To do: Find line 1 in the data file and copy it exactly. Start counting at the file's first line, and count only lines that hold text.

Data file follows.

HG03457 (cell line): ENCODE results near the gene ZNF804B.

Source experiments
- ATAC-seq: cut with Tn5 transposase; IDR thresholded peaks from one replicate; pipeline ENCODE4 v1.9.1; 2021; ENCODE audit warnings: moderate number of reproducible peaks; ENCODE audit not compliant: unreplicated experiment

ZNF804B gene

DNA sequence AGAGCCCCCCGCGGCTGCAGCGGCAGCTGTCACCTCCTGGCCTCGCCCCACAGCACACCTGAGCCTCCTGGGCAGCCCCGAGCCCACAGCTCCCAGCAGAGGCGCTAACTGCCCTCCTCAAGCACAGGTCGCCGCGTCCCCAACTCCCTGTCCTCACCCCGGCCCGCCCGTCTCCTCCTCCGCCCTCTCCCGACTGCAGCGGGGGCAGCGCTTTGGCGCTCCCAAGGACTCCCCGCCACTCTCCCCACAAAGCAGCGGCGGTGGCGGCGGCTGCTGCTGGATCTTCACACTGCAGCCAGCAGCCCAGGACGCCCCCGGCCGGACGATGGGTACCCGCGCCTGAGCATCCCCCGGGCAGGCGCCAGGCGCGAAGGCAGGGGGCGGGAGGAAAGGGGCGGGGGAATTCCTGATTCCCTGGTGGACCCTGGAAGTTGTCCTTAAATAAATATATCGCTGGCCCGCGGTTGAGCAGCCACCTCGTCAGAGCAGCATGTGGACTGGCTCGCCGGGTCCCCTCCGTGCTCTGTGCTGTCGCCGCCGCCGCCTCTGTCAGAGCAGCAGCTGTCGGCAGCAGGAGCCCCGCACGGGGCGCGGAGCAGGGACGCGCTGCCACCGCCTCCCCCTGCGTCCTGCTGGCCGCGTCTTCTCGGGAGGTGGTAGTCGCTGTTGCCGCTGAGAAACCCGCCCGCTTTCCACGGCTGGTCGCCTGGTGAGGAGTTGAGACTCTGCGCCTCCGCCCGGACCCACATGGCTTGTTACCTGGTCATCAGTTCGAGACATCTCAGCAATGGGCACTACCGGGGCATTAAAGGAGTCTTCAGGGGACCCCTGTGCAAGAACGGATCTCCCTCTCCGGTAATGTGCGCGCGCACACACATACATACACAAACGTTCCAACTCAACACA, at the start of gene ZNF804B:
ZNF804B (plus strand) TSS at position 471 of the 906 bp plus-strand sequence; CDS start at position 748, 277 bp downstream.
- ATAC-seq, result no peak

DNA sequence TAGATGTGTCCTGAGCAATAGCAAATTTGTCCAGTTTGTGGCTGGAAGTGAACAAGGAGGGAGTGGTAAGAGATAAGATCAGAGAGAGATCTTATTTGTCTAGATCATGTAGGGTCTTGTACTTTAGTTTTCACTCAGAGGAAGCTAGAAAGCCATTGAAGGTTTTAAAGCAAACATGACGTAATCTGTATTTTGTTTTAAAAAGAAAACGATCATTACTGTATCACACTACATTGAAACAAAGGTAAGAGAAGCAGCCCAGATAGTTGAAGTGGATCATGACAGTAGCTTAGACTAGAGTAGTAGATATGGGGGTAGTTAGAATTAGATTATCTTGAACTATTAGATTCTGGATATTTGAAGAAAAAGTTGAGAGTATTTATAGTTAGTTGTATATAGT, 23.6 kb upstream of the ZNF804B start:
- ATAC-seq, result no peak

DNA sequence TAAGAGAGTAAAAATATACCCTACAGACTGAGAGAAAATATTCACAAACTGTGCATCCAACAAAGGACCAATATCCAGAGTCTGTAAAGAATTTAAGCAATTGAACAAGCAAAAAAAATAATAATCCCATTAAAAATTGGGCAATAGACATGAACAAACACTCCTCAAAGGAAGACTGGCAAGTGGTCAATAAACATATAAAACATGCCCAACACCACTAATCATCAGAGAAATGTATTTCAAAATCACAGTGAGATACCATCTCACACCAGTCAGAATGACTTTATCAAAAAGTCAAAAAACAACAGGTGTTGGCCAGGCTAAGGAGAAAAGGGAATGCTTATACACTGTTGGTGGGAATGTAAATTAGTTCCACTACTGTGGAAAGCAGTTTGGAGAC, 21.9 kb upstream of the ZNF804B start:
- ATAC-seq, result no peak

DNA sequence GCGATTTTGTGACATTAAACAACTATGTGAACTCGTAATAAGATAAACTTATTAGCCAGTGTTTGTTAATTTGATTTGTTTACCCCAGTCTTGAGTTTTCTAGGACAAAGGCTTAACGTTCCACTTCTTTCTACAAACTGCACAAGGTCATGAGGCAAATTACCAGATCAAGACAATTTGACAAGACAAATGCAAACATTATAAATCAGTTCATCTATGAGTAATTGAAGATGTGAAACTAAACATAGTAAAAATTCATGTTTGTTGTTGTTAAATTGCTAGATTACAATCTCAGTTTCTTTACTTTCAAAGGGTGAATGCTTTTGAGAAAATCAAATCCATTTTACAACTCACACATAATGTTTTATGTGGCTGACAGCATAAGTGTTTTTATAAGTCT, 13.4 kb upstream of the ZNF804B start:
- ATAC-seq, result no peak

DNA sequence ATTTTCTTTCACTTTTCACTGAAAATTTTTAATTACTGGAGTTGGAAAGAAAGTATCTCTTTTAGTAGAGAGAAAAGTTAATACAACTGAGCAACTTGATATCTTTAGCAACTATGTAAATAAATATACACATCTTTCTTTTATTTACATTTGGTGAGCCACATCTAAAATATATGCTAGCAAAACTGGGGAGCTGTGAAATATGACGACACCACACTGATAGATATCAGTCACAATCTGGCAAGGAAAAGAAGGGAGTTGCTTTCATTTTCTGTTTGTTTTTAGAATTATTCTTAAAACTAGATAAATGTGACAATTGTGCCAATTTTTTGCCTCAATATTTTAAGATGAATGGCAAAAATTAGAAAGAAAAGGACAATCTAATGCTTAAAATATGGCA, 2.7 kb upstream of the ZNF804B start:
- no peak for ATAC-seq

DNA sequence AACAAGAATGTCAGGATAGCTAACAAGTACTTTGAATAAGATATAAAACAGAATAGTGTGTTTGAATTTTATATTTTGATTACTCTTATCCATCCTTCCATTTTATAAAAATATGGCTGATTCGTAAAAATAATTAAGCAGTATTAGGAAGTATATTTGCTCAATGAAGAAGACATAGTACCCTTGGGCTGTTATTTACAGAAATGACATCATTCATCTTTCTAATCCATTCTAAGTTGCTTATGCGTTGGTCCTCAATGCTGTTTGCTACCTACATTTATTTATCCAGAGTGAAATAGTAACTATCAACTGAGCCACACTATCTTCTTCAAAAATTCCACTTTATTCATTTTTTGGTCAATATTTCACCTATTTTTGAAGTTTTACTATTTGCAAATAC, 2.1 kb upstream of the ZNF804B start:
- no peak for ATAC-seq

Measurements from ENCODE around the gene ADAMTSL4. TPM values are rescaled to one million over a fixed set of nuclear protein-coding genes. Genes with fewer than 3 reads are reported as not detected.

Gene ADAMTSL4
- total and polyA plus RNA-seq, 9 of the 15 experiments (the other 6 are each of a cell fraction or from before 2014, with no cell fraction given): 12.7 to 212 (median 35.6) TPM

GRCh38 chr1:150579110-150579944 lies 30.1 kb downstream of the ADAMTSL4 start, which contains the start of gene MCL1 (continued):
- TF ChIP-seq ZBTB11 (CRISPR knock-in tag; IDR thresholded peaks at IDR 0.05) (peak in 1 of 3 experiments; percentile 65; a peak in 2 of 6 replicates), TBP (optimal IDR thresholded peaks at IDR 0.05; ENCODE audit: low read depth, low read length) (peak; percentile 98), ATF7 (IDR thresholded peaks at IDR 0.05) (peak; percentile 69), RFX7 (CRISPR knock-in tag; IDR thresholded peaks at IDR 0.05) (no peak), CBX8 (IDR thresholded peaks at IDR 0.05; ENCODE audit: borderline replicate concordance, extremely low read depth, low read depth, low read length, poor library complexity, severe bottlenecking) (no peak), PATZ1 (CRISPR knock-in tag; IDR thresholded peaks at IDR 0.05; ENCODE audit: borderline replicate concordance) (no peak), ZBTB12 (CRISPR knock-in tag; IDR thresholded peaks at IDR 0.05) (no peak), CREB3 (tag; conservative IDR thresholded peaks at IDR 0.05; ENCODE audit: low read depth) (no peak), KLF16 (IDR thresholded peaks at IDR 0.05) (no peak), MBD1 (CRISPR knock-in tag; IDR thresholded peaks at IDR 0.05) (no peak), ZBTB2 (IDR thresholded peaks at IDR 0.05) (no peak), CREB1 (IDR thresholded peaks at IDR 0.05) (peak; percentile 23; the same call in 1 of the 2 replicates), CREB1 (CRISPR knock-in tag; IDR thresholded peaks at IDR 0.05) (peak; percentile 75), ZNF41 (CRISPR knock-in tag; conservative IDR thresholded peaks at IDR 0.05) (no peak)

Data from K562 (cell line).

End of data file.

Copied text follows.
HG03457 (cell line): ENCODE results near the gene ZNF804B.